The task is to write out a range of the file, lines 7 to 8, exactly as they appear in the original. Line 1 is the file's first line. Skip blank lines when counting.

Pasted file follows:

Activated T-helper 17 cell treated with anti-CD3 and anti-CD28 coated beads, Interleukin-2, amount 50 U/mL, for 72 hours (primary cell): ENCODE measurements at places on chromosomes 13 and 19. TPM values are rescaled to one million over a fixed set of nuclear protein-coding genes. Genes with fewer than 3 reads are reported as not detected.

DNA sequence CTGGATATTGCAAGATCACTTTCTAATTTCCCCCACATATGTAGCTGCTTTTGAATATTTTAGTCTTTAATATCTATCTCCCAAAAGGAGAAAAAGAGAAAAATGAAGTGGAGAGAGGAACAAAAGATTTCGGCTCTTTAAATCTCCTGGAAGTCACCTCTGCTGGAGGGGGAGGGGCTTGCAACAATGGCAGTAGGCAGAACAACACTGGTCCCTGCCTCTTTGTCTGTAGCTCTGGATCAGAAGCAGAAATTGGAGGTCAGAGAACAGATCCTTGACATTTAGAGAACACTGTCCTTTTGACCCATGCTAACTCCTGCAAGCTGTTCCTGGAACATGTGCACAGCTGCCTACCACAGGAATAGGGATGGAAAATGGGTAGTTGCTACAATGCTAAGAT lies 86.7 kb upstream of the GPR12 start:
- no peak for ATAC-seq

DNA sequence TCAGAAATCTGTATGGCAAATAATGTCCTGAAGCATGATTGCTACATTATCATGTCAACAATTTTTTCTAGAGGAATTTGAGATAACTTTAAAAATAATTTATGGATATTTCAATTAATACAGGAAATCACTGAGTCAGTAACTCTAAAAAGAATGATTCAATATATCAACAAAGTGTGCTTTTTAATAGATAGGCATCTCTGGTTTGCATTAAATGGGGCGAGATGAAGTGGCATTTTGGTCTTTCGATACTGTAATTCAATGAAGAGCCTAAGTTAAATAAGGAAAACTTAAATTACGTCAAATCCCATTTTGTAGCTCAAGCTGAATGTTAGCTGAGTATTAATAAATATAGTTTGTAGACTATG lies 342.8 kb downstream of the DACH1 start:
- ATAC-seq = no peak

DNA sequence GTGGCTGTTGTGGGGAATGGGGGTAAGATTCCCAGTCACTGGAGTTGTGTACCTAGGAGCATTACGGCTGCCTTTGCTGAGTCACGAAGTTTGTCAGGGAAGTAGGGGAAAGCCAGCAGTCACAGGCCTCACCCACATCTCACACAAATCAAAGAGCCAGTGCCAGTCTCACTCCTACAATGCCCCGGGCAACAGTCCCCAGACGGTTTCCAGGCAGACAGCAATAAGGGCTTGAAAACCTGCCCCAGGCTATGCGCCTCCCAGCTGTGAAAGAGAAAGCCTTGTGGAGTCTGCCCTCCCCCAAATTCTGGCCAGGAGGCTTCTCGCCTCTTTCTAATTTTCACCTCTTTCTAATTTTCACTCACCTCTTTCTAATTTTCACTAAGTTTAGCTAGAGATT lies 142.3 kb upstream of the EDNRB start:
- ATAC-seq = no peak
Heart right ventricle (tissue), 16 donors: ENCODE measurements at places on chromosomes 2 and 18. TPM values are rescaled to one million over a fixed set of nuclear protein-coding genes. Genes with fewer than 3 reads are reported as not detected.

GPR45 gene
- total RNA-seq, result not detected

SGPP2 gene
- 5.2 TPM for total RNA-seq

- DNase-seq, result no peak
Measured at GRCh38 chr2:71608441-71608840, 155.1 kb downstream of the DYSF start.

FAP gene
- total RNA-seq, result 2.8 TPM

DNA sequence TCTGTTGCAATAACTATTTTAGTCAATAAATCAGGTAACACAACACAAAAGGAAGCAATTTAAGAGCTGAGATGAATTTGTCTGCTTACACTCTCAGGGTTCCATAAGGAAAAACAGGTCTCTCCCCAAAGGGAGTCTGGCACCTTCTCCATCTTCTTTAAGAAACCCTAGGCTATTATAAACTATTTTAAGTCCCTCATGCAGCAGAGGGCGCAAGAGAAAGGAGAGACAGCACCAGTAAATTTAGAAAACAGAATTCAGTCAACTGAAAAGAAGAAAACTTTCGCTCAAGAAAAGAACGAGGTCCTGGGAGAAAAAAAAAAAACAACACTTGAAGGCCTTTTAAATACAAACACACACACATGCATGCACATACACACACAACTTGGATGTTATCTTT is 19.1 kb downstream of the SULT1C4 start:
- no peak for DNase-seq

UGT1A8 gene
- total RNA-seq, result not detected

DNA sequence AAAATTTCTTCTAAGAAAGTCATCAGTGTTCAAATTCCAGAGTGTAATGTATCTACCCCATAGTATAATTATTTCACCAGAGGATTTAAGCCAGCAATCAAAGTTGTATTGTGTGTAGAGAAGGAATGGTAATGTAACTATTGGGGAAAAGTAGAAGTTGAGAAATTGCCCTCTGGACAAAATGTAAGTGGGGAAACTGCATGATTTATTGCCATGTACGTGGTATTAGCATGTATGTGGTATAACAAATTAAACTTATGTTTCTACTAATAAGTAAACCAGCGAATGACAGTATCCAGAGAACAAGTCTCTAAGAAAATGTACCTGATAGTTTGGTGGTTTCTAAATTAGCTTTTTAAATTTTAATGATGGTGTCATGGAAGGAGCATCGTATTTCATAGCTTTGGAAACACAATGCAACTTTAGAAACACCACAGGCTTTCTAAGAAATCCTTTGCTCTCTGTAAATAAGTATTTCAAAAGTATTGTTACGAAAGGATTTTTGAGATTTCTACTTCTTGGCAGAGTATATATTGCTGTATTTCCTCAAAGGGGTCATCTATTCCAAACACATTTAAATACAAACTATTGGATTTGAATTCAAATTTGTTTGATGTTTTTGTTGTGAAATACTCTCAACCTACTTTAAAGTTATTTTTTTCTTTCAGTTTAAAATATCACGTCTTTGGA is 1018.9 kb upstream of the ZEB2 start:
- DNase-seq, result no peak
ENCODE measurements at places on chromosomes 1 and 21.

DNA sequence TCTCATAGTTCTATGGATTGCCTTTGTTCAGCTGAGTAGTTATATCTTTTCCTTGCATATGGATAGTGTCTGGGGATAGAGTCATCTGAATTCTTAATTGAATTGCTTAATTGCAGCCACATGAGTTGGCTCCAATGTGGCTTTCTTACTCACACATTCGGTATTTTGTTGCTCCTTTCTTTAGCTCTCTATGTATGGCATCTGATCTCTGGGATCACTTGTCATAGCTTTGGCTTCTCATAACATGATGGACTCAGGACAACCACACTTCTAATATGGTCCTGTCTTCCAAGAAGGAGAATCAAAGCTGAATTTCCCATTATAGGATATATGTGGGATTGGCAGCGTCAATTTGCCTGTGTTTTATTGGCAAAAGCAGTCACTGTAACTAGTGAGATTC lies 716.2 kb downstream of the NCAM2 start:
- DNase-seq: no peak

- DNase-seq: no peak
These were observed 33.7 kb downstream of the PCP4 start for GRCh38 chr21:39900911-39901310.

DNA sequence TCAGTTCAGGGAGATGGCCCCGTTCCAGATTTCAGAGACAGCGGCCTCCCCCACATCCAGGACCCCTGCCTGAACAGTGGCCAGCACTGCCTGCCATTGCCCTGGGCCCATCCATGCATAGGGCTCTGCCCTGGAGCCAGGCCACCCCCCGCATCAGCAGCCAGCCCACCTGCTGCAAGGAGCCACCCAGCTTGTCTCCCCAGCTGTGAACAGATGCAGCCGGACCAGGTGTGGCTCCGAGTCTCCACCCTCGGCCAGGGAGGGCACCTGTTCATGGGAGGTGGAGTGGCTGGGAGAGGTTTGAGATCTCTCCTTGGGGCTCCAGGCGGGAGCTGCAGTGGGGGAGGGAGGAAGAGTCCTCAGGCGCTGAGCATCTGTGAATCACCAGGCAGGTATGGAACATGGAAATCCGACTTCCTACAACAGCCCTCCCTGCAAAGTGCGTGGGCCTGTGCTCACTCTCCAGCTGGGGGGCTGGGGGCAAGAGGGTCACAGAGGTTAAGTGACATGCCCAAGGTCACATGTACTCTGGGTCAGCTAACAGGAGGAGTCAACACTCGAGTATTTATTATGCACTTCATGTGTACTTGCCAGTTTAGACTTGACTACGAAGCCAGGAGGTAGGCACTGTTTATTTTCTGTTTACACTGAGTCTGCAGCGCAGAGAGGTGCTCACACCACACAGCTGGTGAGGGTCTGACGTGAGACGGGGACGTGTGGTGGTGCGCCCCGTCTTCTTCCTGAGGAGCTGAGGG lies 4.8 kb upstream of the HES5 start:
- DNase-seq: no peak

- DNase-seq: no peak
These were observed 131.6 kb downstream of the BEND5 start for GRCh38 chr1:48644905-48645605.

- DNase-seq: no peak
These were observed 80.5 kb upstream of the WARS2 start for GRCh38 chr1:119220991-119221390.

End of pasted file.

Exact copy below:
- ATAC-seq = no peak
Heart right ventricle (tissue), 16 donors: ENCODE measurements at places on chromosomes 2 and 18. TPM values are rescaled to one million over a fixed set of nuclear protein-coding genes. Genes with fewer than 3 reads are reported as not detected.